Students test restoration methods for Prairie Corridor project

· 3 min read

Students test restoration methods for Prairie Corridor project

The Prairie Corridor Project, a partnership between the City of Lincoln, Dave Wedin at the School of Natural Resources, and other partners, will connect Pioneer's Park Nature Center with the Spring Creek Audubon site. Katharine Hogan, Ethan Freese and thr
The Prairie Corridor Project, a partnership between the City of Lincoln, Dave Wedin at the School of Natural Resources, and other partners, will connect Pioneer's Park Nature Center with the Spring Creek Audubon site. Katharine Hogan, Ethan Freese and thr

Stand at the top of the last hill in Lincoln's Pioneers Park, and you'll see bison and elk roaming through tallgrass prairie.

Looking even further into the horizon, you'll find the Prairie Corridor on Haines Branch, a tallgrass prairie passageway that eventually will connect south Lincoln to the Spring Creek Audubon Center at Denton.

The vision for the project is to restore 7,800 acres of prairie along the Haines Branch of Salt Creek and build in trails and exploration hot spots such as Conestoga Lake, Denton Prairie and Bobcat Prairie.

At Bobcat Prairie, six University of Nebraska-Lincoln students spent their summer gaining a greater understanding of the best ways to implement prairie restorations for long-term ecological diversity. The prairie sits 16 miles south of Lincoln, a 297-acre plot of cascading pasture and trees in various stages of restoration, 25 of which are dedicated to research projects by the School of Natural Resources.

Dave Wedin, ecosystem and prairie ecologist at the school, and Katharine Hogan, applied ecology doctorate student with the National Research Traineeship program, led studies on 24 plots, divided into randomly assigned experimental and control spaces.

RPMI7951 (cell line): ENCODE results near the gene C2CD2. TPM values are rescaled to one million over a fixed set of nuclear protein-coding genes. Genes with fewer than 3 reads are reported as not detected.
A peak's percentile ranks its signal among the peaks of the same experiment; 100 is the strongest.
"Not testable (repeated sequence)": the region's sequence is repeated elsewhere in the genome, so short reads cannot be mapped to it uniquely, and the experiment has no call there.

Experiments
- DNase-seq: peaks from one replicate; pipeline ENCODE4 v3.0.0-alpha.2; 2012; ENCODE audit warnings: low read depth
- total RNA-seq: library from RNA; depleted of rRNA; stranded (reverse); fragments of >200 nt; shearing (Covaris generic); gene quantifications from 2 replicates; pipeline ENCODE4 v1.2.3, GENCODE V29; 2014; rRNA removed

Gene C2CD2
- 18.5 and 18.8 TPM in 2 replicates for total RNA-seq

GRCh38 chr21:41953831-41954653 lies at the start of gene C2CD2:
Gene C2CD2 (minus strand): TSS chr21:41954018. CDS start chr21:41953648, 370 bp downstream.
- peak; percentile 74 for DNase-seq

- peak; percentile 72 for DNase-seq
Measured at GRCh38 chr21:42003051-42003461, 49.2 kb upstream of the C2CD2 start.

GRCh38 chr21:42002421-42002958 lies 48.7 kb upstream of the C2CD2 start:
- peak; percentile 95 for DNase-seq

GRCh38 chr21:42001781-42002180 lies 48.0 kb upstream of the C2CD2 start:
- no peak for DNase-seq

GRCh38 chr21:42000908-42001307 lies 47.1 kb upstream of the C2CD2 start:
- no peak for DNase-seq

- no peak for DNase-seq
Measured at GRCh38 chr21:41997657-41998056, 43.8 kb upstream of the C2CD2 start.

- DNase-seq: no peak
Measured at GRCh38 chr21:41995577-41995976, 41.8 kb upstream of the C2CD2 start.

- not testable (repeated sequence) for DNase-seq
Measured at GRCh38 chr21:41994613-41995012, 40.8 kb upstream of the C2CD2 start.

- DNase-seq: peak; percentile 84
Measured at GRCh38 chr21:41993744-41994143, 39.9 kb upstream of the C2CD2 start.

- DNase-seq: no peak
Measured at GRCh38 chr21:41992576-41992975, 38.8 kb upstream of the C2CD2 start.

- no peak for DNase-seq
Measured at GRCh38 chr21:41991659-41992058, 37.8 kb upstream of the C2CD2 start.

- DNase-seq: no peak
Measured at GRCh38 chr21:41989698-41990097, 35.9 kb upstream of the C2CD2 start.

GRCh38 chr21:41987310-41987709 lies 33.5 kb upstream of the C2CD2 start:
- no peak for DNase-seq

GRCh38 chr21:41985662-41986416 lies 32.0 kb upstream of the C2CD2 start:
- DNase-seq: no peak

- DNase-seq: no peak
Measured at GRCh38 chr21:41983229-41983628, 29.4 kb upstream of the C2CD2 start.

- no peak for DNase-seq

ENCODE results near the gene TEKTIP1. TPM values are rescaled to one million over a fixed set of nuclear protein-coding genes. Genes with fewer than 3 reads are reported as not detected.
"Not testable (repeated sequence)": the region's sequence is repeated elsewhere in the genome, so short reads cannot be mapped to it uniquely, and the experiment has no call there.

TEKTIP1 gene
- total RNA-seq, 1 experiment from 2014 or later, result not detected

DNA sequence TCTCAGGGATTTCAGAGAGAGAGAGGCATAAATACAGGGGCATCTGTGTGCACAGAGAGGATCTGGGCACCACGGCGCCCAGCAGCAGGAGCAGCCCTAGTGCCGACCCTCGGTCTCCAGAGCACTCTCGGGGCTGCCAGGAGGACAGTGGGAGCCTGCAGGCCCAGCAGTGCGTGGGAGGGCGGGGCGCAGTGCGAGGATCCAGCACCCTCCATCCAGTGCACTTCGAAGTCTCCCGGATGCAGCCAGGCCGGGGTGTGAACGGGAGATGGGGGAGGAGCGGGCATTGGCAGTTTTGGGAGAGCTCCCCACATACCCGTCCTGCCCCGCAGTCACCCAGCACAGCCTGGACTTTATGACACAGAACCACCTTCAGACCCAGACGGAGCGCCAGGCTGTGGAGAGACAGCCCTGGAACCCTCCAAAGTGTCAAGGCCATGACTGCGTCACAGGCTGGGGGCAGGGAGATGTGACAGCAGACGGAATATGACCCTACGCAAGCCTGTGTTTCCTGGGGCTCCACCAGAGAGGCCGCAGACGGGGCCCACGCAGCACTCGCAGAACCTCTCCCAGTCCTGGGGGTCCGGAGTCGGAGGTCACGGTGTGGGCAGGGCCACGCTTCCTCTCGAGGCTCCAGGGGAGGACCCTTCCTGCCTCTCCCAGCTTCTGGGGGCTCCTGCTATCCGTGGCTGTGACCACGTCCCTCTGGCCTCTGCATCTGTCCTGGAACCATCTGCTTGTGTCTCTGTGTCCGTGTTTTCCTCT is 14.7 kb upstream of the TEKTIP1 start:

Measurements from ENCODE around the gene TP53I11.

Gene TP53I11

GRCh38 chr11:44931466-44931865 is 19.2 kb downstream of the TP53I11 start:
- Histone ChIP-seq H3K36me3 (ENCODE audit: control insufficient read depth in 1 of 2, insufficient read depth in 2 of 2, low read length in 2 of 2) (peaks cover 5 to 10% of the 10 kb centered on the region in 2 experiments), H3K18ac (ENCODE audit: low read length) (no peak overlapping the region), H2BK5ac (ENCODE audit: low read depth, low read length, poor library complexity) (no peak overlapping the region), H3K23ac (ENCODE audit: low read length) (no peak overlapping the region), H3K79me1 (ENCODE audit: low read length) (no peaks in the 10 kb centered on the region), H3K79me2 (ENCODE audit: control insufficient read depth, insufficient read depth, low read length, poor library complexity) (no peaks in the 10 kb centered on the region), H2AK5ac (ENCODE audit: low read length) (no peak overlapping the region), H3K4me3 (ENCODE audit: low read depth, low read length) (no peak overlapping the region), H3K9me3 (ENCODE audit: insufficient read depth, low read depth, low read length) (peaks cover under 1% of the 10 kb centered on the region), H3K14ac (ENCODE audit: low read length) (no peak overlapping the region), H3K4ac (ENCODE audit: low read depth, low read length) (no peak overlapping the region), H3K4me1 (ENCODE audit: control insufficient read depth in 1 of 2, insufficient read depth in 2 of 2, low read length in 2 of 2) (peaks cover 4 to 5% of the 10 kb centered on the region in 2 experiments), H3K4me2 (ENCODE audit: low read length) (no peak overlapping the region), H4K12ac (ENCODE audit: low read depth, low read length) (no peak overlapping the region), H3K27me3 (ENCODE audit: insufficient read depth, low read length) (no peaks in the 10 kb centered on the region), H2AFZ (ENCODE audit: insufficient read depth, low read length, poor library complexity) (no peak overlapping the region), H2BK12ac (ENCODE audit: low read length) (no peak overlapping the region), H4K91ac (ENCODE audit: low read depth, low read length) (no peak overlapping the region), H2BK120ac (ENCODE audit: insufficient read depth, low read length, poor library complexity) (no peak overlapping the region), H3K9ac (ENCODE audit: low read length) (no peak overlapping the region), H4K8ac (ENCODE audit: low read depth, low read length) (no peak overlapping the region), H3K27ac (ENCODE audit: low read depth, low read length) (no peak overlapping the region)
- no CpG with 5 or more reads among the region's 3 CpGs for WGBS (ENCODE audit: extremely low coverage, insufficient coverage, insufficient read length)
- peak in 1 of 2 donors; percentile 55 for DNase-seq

The goal was to compare the two established methods of prairie restoration plantings and management: a grassland conservation program and high-diversity local ecotype restorations.

“We are studying the success of these two methods for adding native species to existing low-diversity grassland,” Wedin said. “Both approaches cost about the same per acre, but one of our goals is to see where efficiencies in time and money can be gained in this type of restoration.”

While both approaches contribute to grassland conservation in the Nebraska landscape, he said, the researchers want to know whether differences in land preparation, planting, and diversity of seed mix make a long-term difference for restoration success. Of particular concern are native pollinators, which are a priority for the Prairie Corridor.

In May, the plots were planted, and in June, the students counted and documented the diversity of sprouts that had grown. The work will continue in the coming years.

While all students participated in the prairie planting experiment, they each also had individual projects completed throughout the summer. Those projects will be highlighted on the SNR website this semester and include:

  • “Bird communities in the Prairie Corridor,” Grace Schuster, junior fisheries and wildlife student
  • “Prairie Corridor plants,” Elizabeth Park, junior environmental studies student
  • “Assessment of insect communities among different prairie habitats” Hunter Brophy, sophomore insect science student
  • “Spatial and temporal variation in nutrient chemistry in the Haines Branch,” Phuong Minh Tu Le, environmental restoration science student
  • “Platte Basin Timelapse: Prairie Corridor,” Ethan Freese, applied science graduate student

The Prairie Corridor project is a joint effort by more than 30 organizations and individuals, including SNR, Lincoln Parks and Recreation, the Lincoln Parks Foundation, Spring Creek Prairie Audubon Center, Great Plains Network, Lancaster County, Lower Platte South Natural Resources District and Nebraska Game and Parks Commission.